Viṣṇu Purāṇa | Book 1 - Chapter 22
Dominion over different provinces of creation assigned to different beings. Universality of Viṣṇu. Four varieties of spiritual contemplation. Two conditions of spirit. The perceptible attributes of Viṣṇu types of his imperceptible properties. Viṣṇu everything. Merit of hearing the first book of the Viṣṇu Purāṇa.
WHEN Prithu was installed in the government of the earth, the great father of the spheres established sovereignties in other parts of the creation:
Soma was appointed monarch of the stars and planets, of Brahmans and of plants, of sacrifices and of penance. Vaiśravaṇa was made king over kings; and Varuṇa, over the waters.
Viṣṇu was the chief of the Ādityas; Pāvaka, of the Vasus; Dakṣa, of the patriarchs; Vāsava, of the winds. To Prahlāda was assigned dominion over the Daityas and Dānavas; and Yama, the king of justice, was appointed the monarch of the Manes (Pitris).
Airāvata was made the king of elephants; Garuḍa, of birds; Indra, of the gods. Uchchaiśravās was the chief of horses; Vṛṣabha, of kine. Śeṣa became the snake-king; the lion, the monarch of the beasts; and the sovereign of the trees was the holy fig-tree.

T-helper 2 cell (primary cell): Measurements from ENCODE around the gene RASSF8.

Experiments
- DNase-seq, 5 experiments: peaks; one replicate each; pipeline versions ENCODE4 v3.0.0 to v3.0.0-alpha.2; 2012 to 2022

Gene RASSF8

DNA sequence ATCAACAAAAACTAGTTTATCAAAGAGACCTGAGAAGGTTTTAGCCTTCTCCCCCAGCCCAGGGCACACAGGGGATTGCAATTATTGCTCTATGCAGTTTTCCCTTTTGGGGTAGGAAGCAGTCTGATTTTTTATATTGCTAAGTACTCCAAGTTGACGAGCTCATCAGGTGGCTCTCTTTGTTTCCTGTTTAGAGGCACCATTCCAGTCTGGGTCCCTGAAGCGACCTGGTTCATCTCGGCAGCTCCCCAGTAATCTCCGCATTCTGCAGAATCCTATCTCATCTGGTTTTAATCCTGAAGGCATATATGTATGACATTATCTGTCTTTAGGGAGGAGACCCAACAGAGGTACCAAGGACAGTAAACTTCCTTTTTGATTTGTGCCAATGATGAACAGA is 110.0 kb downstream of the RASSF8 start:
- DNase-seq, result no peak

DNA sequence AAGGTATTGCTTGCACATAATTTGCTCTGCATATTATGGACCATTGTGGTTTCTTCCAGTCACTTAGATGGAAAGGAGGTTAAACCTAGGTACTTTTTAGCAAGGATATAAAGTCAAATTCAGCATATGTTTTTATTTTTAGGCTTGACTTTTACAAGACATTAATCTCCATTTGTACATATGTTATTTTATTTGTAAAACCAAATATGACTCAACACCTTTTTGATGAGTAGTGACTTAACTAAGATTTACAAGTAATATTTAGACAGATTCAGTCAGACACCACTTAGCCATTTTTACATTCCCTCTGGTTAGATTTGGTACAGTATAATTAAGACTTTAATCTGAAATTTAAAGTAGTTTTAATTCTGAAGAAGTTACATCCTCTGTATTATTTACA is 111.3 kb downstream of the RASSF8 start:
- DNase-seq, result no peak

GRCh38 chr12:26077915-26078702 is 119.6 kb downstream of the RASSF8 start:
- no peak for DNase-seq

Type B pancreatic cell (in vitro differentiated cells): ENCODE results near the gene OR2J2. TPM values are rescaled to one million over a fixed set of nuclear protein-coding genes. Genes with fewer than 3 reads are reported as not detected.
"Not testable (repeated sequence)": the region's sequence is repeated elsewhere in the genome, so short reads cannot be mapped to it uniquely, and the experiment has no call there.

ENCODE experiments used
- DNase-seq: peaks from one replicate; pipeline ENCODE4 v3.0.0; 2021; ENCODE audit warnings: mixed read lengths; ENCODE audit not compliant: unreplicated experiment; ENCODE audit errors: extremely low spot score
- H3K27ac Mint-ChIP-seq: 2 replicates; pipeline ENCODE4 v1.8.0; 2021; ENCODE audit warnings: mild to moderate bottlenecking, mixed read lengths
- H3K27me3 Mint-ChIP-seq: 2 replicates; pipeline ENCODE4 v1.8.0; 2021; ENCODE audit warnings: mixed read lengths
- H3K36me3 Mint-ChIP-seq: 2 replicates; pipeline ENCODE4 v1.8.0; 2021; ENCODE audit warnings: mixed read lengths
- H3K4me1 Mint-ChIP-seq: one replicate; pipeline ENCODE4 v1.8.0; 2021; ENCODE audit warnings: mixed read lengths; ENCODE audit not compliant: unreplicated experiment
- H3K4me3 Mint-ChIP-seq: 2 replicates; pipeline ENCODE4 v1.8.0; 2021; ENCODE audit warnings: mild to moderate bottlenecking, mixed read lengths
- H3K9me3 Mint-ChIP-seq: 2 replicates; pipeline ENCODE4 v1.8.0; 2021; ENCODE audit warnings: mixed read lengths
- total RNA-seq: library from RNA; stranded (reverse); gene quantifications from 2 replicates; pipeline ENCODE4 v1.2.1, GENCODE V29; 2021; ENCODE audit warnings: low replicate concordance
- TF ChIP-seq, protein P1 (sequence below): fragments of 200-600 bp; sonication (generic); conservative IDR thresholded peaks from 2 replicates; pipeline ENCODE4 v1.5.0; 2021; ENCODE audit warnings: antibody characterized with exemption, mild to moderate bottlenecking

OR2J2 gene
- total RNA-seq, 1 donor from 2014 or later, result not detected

Having thus fixed the limits of each authority, the great progenitor Brahmā stationed rulers for the protection of the different quarters of the world:
he made Sudhanwan, the son of the patriarch Virajā, the regent of the east; Sankhapāda, the son of the patriarch Kardama, of the south; the immortal Ketumat, the son of Rajas, regent of the west; and Hiraṇyaroman, the son of the patriarch Parjanya, regent of the north.
By these the whole earth, with its seven continents and its cities, is to the present day vigilantly protected, according to their several limits.
All these monarchs, and whatever others may be invested with authority by the mighty Viṣṇu, as instruments for the preservation of the world; all the kings who have been, and all who shall be; are all, most worthy Brahman, but portions of the universal Viṣṇu.